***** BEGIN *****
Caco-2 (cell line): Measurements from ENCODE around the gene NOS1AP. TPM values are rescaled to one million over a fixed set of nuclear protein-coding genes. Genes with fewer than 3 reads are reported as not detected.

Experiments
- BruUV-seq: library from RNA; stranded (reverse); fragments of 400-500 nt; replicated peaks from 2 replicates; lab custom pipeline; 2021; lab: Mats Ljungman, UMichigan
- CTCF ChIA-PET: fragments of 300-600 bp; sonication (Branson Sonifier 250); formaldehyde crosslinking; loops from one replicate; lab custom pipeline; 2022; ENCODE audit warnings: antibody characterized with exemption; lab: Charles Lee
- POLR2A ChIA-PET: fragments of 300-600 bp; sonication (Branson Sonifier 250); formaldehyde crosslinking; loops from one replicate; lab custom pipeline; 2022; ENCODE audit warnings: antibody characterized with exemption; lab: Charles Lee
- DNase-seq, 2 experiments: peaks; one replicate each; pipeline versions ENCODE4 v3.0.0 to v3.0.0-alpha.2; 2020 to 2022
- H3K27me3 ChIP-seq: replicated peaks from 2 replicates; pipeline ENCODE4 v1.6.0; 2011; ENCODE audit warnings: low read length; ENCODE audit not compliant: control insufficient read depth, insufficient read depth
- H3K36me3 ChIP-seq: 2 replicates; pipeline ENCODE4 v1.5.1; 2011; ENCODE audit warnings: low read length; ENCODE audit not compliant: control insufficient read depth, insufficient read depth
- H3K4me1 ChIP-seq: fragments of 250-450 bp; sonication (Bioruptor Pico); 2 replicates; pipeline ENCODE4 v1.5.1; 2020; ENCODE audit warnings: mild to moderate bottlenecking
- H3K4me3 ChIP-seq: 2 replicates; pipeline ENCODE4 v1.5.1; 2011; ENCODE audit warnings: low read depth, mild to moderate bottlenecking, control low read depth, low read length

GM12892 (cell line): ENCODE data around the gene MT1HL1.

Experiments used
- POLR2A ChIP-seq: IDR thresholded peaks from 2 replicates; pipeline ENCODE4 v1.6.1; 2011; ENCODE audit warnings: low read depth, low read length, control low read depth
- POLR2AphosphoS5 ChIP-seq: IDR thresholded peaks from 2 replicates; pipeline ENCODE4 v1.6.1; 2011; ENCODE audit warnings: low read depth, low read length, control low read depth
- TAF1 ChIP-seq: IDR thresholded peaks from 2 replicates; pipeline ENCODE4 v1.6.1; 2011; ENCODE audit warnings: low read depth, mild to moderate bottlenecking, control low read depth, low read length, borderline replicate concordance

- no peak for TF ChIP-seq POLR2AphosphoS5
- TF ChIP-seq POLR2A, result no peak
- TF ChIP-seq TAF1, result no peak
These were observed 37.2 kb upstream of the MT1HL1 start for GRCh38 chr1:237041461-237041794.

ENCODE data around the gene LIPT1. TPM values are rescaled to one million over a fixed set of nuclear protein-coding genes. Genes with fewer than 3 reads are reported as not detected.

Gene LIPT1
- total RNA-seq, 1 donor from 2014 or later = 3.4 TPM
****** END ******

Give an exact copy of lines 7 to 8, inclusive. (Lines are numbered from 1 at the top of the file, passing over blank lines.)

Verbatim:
- H3K27me3 ChIP-seq: replicated peaks from 2 replicates; pipeline ENCODE4 v1.6.0; 2011; ENCODE audit warnings: low read length; ENCODE audit not compliant: control insufficient read depth, insufficient read depth
- H3K36me3 ChIP-seq: 2 replicates; pipeline ENCODE4 v1.5.1; 2011; ENCODE audit warnings: low read length; ENCODE audit not compliant: control insufficient read depth, insufficient read depth